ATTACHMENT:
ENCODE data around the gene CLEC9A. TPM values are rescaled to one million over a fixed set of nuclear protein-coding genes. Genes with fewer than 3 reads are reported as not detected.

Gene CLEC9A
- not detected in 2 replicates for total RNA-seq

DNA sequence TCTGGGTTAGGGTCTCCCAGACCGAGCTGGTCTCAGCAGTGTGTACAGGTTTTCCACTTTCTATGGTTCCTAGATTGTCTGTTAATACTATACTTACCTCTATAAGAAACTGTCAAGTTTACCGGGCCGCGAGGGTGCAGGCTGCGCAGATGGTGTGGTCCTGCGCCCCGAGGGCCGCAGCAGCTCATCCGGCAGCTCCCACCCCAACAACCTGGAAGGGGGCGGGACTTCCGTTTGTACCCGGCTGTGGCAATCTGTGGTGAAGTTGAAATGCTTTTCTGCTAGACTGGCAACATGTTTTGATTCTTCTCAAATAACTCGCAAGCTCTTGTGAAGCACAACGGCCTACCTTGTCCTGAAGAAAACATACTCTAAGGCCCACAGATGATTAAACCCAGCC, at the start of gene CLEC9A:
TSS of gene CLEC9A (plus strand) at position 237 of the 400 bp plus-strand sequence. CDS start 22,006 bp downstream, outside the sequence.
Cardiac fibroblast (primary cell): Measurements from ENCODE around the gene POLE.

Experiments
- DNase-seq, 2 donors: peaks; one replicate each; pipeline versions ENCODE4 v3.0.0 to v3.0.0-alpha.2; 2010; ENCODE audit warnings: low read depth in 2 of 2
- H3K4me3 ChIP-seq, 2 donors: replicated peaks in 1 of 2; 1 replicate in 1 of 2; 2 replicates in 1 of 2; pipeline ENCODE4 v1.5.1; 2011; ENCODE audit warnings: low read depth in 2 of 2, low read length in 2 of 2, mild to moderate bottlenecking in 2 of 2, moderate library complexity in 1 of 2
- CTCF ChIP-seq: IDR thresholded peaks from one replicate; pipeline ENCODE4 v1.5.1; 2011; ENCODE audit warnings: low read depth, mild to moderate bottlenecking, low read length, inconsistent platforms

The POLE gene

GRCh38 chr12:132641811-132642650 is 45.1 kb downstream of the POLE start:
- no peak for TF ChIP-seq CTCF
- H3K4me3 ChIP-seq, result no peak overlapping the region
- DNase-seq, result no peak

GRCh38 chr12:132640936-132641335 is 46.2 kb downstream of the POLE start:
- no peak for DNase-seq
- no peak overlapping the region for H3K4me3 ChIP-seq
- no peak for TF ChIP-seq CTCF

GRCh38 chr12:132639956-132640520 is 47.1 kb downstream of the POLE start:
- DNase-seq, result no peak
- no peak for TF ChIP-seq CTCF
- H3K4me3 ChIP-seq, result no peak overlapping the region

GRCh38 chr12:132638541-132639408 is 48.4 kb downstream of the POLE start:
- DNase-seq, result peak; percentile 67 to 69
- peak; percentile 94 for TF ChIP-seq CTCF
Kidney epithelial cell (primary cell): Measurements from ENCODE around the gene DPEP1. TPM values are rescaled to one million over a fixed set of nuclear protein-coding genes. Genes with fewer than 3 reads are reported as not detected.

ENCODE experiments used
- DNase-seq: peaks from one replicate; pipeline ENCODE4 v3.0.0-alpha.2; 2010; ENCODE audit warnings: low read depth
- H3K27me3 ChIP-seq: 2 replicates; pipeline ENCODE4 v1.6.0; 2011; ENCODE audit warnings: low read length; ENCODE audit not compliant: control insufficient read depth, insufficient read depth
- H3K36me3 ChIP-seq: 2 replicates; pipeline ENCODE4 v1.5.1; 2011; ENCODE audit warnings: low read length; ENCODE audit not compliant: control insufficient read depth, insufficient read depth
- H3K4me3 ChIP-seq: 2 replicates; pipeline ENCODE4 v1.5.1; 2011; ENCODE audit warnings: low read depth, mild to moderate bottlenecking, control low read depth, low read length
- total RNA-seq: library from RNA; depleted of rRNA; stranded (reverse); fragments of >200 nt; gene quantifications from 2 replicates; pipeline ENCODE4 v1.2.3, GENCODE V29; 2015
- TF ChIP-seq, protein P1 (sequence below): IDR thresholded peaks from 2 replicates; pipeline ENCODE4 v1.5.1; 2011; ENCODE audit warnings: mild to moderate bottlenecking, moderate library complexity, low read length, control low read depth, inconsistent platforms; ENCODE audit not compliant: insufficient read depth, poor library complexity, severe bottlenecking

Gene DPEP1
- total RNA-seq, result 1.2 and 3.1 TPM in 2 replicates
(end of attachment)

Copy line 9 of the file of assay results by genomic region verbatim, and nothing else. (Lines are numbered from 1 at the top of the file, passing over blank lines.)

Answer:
- H3K4me3 ChIP-seq, 2 donors: replicated peaks in 1 of 2; 1 replicate in 1 of 2; 2 replicates in 1 of 2; pipeline ENCODE4 v1.5.1; 2011; ENCODE audit warnings: low read depth in 2 of 2, low read length in 2 of 2, mild to moderate bottlenecking in 2 of 2, moderate library complexity in 1 of 2